Hello: I have just recently been diagnosed with Dupuytren’s contracture. I noticed a small hard bump/lump appear in the palm of my right hand, as well as one on the bottom of my right foot. I have just turned 50 and I am female. If the outcome is ‘black and white’, why not perform hand surgery to remove the bump BEFORE it grows into a long band deforming the fingers / toes? Why wait ?
The answer is simple: Dupuytren contracture recurrence after surgery. For more discussion of this topic see Dupuytren Surgery and Recurrence of Hand Contracture.
You are a little younger than average to develop Dupuytren’s contracture (hand) and Ledderhose disease (foot), and for this reason you are more likely to have an ongoing problem with Dupuytrens; the earlier in life it starts, the more aggressive and difficult the palm lumps and cords tend to be. Your doctor is trying to delay your surgery for Dupuytren’s contracture to delay the time when your first recurrence starts.
Let’s say you had hand surgery the way that you propose. If you had your first Dupuytren’s operation at age 50, it is possible to have your first recurrence start within two years. Following your idea of early surgery to prevent progression of the problem, let’s say you had your second hand surgery as soon as the recurrence appeared, and the next Dupuytren’s recurrence again appeared within the next two years. Following your idea of early surgery to prevent progression of the problem, let’s say you had your third hand surgery as soon as that next recurrence appeared, and the next recurrence again appeared within the next two years. Again, you would theoretically have another surgery for Dupuytren’s recurrence, with another recurrence, and so on.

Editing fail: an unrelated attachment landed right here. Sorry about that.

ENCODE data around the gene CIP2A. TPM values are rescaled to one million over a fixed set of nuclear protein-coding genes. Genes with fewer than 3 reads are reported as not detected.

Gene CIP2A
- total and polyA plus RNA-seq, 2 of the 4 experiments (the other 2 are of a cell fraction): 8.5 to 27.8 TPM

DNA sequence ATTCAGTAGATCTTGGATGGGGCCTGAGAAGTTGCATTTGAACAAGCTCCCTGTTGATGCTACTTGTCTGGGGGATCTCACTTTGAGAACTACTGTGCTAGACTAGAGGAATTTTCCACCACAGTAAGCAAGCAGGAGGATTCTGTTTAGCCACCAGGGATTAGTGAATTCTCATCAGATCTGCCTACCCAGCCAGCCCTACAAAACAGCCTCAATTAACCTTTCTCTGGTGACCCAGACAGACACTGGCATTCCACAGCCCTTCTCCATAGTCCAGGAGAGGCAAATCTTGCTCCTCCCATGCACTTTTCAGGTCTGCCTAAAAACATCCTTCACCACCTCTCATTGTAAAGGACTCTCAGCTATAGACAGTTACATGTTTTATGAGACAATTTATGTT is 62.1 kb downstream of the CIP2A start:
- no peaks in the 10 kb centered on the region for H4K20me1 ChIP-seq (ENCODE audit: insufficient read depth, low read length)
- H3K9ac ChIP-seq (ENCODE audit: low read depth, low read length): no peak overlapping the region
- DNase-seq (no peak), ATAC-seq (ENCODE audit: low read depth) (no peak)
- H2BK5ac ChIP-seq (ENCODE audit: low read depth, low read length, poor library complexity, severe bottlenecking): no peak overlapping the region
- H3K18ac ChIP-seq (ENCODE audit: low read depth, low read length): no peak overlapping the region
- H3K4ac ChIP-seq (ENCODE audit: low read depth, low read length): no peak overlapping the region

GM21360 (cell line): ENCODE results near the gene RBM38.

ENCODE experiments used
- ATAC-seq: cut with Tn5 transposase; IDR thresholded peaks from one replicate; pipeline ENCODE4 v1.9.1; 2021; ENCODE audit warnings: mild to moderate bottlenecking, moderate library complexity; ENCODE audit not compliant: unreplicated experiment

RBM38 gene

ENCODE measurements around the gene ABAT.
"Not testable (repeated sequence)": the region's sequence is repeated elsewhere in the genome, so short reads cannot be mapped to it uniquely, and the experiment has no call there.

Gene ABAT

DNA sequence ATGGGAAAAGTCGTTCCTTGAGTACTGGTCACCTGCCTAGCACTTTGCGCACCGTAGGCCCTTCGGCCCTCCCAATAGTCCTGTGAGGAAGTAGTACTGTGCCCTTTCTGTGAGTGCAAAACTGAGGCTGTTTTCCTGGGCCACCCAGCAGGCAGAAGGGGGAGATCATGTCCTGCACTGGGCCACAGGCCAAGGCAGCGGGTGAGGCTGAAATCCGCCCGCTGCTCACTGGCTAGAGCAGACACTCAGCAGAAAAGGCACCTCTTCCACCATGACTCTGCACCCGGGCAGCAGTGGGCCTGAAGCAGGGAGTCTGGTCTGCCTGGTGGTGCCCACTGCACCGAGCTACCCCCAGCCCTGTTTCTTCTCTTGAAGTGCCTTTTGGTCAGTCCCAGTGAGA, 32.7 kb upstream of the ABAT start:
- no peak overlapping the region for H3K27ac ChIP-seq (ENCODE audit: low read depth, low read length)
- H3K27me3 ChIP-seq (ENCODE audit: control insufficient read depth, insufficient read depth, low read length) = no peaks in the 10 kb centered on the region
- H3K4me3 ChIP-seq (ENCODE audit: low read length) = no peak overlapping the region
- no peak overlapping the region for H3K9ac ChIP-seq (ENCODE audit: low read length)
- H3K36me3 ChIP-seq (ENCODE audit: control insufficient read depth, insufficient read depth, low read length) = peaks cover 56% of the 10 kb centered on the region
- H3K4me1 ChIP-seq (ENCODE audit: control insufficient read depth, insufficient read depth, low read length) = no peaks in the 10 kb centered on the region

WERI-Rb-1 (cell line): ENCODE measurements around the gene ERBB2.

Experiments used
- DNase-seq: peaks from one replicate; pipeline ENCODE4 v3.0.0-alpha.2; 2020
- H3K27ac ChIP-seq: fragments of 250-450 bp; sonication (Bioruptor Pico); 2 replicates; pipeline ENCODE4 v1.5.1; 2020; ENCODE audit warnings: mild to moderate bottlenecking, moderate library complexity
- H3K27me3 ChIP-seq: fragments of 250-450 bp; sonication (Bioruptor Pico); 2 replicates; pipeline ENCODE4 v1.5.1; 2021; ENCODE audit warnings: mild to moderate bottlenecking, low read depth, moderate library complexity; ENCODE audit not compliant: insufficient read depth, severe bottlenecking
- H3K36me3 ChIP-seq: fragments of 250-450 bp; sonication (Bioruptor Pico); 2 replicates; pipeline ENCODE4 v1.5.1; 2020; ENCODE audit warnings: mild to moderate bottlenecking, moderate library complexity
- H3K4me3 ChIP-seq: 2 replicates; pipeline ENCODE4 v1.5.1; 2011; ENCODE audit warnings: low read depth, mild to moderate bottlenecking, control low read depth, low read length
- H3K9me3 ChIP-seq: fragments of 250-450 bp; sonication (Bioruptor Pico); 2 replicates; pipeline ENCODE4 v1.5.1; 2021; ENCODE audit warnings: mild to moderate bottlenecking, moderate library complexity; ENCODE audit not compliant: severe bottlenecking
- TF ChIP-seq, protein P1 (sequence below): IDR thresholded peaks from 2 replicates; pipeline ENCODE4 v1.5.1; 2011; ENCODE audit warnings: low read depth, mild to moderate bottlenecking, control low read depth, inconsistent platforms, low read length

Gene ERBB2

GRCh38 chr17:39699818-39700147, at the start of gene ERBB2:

The above example does not work for three reasons:
- Recurrence of Dupuytren’s contracture tends to accelerate with each surgery, so that if the first recurrence did take two years to eventually develop, the net recurrence would be a little faster or sooner; maybe 18 months. And if you had another hand surgery after that recurrence, the next recurrence would theoretically be even faster or sooner; maybe 12 months. Of course, all these numbers are just made up, and could be faster or slower depending on your individual characteristics, family history, life history, clinical information and luck. Some people wait 10 years for their first recurrence of Dupuytren’s contracture, but some people wait just a year – or even less – for their first recurrence to appear. Once the surgery starts, the process of recurrence starts; it is inevitable.
- Each Dupuytren’s surgery “uses up” or removes normal hand tissue. You cannot have too many hand surgeries without soon having little normal tissue remaining. Depending on your individual circumstances you might only be able to have one, two or three hand surgeries in your life before your surgeon would inform you that you cannot have any more. What do you do at that point? You allow it to get worse, and perhaps become so bad in terms of pain that amputation is your only option.
- No good surgeon would perform an early Dupuytren surgery, such as you have proposed. Hopefully you would never find a surgeon who would agree to cut early, because he/she would know that this would be a terrible decision that would lead to a terrible result.
There are drugs that have risks that can be used, and there is surgery as an option for you to consider. I suggest that you should consider trying to avoid Dupuytren’s hand surgery completely. Since your problem is early and small at this time you are in a good position to try to reverse this process naturally. I suggest you do some reading to see if this makes sense to you. You can always try it for 2-3 months of intense natural therapy while you are waiting for your Dupuytren’s to progress. If it work, fine – look at what you have gained. If it does not work, as sometimes happens, you can always have your hand surgery when your surgeon thinks you are ready for it.
For further information about treating Dupuytren’s contracture naturally you can read What is the best therapy to treat Dupuytren contracture? TRH